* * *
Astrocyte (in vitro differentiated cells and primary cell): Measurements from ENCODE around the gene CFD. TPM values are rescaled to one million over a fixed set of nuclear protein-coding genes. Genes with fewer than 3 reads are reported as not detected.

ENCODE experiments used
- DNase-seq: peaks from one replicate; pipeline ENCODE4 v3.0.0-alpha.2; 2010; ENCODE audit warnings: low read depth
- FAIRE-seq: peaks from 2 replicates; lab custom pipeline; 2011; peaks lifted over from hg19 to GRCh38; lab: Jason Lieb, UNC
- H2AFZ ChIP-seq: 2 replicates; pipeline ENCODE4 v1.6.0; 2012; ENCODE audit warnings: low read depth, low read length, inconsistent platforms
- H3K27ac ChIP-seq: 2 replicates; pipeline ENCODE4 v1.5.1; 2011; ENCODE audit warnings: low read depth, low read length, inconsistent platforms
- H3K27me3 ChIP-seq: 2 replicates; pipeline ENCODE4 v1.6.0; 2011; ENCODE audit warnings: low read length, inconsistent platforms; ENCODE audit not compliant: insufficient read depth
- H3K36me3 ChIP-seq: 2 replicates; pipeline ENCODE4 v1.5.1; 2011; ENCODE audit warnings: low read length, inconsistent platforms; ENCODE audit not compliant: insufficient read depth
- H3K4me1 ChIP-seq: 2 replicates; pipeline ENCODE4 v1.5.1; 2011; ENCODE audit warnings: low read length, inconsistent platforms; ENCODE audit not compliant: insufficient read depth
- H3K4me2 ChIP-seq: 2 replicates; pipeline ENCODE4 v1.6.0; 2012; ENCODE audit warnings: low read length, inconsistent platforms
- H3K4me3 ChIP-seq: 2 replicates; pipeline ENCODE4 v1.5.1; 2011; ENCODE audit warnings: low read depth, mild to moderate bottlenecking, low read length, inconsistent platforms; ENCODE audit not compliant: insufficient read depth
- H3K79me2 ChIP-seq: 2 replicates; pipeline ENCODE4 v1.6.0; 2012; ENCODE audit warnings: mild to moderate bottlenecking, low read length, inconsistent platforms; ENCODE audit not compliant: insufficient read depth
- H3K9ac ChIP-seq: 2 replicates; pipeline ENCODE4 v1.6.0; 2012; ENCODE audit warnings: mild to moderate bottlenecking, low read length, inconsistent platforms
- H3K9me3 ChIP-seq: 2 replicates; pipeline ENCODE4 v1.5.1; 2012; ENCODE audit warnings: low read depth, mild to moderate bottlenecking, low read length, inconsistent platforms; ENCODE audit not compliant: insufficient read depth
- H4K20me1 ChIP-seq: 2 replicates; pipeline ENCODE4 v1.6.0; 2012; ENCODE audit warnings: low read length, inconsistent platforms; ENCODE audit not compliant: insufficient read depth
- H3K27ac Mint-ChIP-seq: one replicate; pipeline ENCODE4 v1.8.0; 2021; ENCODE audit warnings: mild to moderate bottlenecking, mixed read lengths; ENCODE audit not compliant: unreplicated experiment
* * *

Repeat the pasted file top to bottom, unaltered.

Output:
Astrocyte (in vitro differentiated cells and primary cell): Measurements from ENCODE around the gene CFD. TPM values are rescaled to one million over a fixed set of nuclear protein-coding genes. Genes with fewer than 3 reads are reported as not detected.

ENCODE experiments used
- DNase-seq: peaks from one replicate; pipeline ENCODE4 v3.0.0-alpha.2; 2010; ENCODE audit warnings: low read depth
- FAIRE-seq: peaks from 2 replicates; lab custom pipeline; 2011; peaks lifted over from hg19 to GRCh38; lab: Jason Lieb, UNC
- H2AFZ ChIP-seq: 2 replicates; pipeline ENCODE4 v1.6.0; 2012; ENCODE audit warnings: low read depth, low read length, inconsistent platforms
- H3K27ac ChIP-seq: 2 replicates; pipeline ENCODE4 v1.5.1; 2011; ENCODE audit warnings: low read depth, low read length, inconsistent platforms
- H3K27me3 ChIP-seq: 2 replicates; pipeline ENCODE4 v1.6.0; 2011; ENCODE audit warnings: low read length, inconsistent platforms; ENCODE audit not compliant: insufficient read depth
- H3K36me3 ChIP-seq: 2 replicates; pipeline ENCODE4 v1.5.1; 2011; ENCODE audit warnings: low read length, inconsistent platforms; ENCODE audit not compliant: insufficient read depth
- H3K4me1 ChIP-seq: 2 replicates; pipeline ENCODE4 v1.5.1; 2011; ENCODE audit warnings: low read length, inconsistent platforms; ENCODE audit not compliant: insufficient read depth
- H3K4me2 ChIP-seq: 2 replicates; pipeline ENCODE4 v1.6.0; 2012; ENCODE audit warnings: low read length, inconsistent platforms
- H3K4me3 ChIP-seq: 2 replicates; pipeline ENCODE4 v1.5.1; 2011; ENCODE audit warnings: low read depth, mild to moderate bottlenecking, low read length, inconsistent platforms; ENCODE audit not compliant: insufficient read depth
- H3K79me2 ChIP-seq: 2 replicates; pipeline ENCODE4 v1.6.0; 2012; ENCODE audit warnings: mild to moderate bottlenecking, low read length, inconsistent platforms; ENCODE audit not compliant: insufficient read depth
- H3K9ac ChIP-seq: 2 replicates; pipeline ENCODE4 v1.6.0; 2012; ENCODE audit warnings: mild to moderate bottlenecking, low read length, inconsistent platforms
- H3K9me3 ChIP-seq: 2 replicates; pipeline ENCODE4 v1.5.1; 2012; ENCODE audit warnings: low read depth, mild to moderate bottlenecking, low read length, inconsistent platforms; ENCODE audit not compliant: insufficient read depth
- H4K20me1 ChIP-seq: 2 replicates; pipeline ENCODE4 v1.6.0; 2012; ENCODE audit warnings: low read length, inconsistent platforms; ENCODE audit not compliant: insufficient read depth
- H3K27ac Mint-ChIP-seq: one replicate; pipeline ENCODE4 v1.8.0; 2021; ENCODE audit warnings: mild to moderate bottlenecking, mixed read lengths; ENCODE audit not compliant: unreplicated experiment